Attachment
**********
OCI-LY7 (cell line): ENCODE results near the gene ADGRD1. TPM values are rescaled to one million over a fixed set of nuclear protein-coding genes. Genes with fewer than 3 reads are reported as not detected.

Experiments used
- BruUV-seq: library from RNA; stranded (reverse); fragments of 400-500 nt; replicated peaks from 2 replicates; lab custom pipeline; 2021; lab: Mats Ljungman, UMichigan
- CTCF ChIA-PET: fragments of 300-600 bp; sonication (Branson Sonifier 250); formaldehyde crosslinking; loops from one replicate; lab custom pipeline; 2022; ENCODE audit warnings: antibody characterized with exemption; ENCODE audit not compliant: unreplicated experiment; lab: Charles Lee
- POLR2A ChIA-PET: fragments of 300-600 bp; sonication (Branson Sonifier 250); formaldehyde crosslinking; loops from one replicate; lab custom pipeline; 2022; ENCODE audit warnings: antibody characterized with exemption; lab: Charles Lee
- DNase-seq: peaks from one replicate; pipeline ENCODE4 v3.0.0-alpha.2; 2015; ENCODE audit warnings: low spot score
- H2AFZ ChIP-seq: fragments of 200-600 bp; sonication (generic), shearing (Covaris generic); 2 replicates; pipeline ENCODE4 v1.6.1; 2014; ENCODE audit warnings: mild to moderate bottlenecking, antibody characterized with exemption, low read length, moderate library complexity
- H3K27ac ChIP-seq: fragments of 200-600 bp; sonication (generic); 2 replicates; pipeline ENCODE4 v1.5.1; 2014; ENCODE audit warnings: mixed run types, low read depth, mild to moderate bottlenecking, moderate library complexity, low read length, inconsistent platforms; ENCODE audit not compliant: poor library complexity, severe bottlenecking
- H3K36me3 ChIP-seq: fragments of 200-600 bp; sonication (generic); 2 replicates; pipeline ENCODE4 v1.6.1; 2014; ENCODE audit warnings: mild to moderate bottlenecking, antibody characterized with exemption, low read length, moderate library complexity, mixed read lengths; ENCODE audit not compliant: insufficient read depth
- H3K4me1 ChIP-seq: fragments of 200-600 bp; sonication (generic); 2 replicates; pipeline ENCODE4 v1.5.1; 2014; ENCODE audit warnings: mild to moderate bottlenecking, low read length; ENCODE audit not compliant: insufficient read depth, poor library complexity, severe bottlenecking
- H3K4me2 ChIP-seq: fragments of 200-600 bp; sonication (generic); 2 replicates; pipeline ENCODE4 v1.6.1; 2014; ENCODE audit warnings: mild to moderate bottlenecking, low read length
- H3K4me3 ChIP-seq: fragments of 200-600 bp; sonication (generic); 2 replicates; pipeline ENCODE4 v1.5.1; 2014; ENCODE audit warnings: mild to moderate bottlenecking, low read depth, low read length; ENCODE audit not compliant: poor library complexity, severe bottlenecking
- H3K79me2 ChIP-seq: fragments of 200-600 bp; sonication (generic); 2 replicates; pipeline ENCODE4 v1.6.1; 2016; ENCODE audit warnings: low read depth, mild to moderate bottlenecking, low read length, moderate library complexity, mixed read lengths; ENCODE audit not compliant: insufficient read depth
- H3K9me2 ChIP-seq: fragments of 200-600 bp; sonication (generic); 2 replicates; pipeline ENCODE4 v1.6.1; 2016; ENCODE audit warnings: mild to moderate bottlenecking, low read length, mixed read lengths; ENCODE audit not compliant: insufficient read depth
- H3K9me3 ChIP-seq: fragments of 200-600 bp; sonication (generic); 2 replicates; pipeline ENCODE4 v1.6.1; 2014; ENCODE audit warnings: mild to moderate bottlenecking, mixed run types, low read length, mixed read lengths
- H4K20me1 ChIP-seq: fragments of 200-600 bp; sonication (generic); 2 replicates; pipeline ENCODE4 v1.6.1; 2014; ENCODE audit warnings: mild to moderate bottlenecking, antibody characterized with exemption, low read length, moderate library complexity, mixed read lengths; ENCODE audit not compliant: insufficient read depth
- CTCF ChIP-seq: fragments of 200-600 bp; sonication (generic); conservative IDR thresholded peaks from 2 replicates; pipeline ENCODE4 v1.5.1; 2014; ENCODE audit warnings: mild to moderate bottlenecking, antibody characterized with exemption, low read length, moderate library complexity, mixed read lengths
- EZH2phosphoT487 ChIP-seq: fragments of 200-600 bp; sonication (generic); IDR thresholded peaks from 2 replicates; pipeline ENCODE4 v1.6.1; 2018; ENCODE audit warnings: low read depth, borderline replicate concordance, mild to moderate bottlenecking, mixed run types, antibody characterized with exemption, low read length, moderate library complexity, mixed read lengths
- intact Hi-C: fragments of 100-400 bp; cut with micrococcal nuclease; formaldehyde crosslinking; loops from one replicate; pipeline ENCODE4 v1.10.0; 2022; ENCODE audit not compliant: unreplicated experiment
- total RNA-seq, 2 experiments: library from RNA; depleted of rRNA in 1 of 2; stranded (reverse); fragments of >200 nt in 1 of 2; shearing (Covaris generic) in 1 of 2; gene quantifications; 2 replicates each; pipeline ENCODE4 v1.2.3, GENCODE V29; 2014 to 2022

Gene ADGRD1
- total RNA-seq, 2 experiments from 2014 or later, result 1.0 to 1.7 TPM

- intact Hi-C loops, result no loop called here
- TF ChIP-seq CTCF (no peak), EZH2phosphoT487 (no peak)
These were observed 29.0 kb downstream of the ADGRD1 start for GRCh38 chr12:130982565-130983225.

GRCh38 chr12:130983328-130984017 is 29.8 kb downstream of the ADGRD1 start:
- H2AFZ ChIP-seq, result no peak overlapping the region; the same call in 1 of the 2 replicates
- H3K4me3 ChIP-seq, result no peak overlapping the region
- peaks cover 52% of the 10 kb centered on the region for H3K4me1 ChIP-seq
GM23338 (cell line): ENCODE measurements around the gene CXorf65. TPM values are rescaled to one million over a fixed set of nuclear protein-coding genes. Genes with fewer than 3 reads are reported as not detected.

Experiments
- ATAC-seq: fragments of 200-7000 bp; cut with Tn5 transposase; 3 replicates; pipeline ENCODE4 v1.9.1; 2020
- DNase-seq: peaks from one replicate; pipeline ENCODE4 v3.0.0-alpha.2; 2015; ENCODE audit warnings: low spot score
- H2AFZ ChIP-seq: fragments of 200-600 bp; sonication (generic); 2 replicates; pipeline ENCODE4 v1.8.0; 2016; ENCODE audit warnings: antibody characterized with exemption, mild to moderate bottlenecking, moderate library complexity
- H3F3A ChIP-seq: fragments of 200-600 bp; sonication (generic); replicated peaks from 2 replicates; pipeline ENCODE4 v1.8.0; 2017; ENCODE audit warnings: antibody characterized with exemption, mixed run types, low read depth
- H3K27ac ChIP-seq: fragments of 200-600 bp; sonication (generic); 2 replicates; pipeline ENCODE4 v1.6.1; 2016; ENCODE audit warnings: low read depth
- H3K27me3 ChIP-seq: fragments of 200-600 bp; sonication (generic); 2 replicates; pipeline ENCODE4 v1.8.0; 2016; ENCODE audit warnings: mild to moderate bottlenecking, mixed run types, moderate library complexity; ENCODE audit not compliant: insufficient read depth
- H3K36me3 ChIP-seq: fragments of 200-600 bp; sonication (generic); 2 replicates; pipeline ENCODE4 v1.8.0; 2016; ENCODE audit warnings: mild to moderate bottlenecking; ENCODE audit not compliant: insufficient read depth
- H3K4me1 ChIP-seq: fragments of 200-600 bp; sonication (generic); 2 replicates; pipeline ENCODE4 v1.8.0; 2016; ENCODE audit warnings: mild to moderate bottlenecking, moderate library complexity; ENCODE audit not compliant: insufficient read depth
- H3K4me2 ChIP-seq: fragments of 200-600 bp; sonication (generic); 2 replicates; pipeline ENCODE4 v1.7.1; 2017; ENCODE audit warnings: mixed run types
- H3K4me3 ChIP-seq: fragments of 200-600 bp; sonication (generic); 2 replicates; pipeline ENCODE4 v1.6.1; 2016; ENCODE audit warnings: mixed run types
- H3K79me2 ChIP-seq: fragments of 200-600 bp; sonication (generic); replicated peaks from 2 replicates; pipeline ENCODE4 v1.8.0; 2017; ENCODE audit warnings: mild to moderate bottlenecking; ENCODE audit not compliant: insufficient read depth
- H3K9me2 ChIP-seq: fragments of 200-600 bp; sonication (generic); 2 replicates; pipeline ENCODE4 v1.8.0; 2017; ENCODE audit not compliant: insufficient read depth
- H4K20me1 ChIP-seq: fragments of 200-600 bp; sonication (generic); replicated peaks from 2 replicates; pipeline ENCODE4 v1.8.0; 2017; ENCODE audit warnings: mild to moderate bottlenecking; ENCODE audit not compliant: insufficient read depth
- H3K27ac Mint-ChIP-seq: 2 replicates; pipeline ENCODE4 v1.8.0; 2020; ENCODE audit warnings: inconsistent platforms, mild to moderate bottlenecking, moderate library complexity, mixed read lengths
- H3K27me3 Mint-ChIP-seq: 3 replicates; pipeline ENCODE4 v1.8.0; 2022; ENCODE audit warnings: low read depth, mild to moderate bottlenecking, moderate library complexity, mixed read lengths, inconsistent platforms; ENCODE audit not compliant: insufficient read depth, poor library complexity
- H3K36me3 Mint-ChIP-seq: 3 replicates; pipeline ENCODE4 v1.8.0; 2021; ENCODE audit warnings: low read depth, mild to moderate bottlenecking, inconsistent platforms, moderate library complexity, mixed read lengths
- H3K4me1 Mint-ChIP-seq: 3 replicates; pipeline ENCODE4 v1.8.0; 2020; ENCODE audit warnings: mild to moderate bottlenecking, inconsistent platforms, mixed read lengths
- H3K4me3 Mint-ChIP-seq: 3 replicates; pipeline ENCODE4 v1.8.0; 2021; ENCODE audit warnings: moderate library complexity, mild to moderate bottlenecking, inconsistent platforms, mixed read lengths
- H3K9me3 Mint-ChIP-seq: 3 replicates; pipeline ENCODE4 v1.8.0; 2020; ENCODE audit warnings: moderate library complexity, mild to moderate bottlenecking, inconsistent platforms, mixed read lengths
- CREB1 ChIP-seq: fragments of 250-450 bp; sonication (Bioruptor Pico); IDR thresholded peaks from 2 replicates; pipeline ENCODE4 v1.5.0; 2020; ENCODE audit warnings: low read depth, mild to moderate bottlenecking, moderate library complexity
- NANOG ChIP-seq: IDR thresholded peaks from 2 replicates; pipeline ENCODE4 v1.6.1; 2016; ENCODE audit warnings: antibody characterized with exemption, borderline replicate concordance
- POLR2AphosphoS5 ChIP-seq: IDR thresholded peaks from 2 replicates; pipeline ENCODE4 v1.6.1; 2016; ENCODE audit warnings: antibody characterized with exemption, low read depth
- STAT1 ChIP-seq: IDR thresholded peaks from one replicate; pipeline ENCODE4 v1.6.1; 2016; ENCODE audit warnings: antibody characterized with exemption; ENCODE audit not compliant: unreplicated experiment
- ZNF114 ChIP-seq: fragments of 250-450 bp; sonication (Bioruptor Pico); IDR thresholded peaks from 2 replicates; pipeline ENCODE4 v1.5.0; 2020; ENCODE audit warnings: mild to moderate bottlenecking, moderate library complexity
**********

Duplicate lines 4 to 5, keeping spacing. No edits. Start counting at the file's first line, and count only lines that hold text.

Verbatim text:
- CTCF ChIA-PET: fragments of 300-600 bp; sonication (Branson Sonifier 250); formaldehyde crosslinking; loops from one replicate; lab custom pipeline; 2022; ENCODE audit warnings: antibody characterized with exemption; ENCODE audit not compliant: unreplicated experiment; lab: Charles Lee
- POLR2A ChIA-PET: fragments of 300-600 bp; sonication (Branson Sonifier 250); formaldehyde crosslinking; loops from one replicate; lab custom pipeline; 2022; ENCODE audit warnings: antibody characterized with exemption; lab: Charles Lee